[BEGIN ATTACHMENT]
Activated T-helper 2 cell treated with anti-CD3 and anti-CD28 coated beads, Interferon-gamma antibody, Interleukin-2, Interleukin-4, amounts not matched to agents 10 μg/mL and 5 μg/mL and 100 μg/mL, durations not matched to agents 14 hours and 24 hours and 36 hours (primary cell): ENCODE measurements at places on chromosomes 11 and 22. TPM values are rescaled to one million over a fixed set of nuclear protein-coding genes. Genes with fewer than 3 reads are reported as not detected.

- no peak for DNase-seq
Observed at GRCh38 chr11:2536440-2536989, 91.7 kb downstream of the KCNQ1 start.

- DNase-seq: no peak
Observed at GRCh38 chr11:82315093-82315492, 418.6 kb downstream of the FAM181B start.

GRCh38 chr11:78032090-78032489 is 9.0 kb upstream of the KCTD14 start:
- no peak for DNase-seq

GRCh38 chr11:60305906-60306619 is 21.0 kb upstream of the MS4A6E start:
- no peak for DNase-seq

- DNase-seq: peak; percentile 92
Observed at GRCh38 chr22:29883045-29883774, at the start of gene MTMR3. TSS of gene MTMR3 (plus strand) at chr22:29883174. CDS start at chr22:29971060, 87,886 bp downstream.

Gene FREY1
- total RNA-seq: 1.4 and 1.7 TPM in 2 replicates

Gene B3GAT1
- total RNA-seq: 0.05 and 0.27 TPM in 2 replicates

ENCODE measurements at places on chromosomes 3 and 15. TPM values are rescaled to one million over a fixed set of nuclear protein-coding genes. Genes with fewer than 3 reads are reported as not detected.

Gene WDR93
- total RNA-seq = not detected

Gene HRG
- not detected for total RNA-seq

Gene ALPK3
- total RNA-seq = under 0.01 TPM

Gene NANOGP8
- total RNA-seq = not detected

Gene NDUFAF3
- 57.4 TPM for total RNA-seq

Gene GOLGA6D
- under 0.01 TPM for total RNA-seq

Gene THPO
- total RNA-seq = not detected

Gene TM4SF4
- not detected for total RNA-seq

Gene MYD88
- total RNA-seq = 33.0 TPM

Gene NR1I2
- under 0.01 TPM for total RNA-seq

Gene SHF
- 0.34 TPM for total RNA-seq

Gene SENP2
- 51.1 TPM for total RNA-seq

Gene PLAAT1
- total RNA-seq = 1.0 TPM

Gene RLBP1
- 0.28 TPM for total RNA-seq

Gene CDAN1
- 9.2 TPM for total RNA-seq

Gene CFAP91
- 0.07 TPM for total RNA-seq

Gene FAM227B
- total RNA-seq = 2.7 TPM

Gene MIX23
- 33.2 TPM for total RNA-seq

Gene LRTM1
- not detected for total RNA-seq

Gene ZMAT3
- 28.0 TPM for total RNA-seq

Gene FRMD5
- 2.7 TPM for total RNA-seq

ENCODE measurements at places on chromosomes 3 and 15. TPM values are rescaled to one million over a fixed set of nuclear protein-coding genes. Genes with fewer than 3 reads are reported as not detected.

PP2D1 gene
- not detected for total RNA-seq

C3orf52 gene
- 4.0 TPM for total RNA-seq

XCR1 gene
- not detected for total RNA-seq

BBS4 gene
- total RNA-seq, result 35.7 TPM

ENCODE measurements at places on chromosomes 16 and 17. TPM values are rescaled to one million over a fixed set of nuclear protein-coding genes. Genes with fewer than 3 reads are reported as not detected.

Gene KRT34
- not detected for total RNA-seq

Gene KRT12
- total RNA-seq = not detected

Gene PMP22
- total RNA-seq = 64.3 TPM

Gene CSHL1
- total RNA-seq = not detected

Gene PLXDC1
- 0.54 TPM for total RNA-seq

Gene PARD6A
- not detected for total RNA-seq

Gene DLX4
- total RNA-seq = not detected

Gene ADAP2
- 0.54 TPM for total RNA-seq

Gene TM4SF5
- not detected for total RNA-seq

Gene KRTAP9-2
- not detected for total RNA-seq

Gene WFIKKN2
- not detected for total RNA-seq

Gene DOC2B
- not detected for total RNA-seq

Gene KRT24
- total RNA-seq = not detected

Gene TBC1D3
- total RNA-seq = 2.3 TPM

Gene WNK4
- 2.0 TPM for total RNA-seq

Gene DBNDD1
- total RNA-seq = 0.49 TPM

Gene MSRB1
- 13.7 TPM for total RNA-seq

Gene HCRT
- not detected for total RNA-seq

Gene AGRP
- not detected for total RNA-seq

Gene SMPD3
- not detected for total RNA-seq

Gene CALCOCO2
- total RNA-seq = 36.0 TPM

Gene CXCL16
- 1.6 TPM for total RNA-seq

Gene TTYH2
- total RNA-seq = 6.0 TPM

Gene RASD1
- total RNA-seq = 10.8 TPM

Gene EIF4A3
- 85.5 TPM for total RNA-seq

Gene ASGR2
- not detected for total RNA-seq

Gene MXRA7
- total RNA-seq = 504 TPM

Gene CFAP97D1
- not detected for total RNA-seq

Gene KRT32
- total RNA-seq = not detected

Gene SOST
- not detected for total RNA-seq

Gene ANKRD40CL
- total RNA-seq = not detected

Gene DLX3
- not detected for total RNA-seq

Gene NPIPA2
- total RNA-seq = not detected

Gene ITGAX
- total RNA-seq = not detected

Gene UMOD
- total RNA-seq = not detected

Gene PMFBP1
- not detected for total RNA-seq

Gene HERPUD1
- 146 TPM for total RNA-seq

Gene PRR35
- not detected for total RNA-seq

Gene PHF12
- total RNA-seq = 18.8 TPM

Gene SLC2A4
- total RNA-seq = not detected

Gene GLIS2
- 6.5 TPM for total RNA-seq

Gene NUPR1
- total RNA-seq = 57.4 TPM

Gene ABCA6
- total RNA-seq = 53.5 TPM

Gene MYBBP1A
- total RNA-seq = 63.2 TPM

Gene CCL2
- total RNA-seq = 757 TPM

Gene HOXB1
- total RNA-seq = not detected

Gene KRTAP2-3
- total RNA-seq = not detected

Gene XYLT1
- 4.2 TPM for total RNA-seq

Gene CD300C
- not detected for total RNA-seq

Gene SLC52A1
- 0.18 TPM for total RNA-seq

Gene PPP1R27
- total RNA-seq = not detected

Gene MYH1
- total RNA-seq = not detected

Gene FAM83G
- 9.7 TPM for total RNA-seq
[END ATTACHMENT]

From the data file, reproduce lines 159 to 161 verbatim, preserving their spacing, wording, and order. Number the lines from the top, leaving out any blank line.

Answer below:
Gene HOXB1
- total RNA-seq = not detected

Gene KRTAP2-3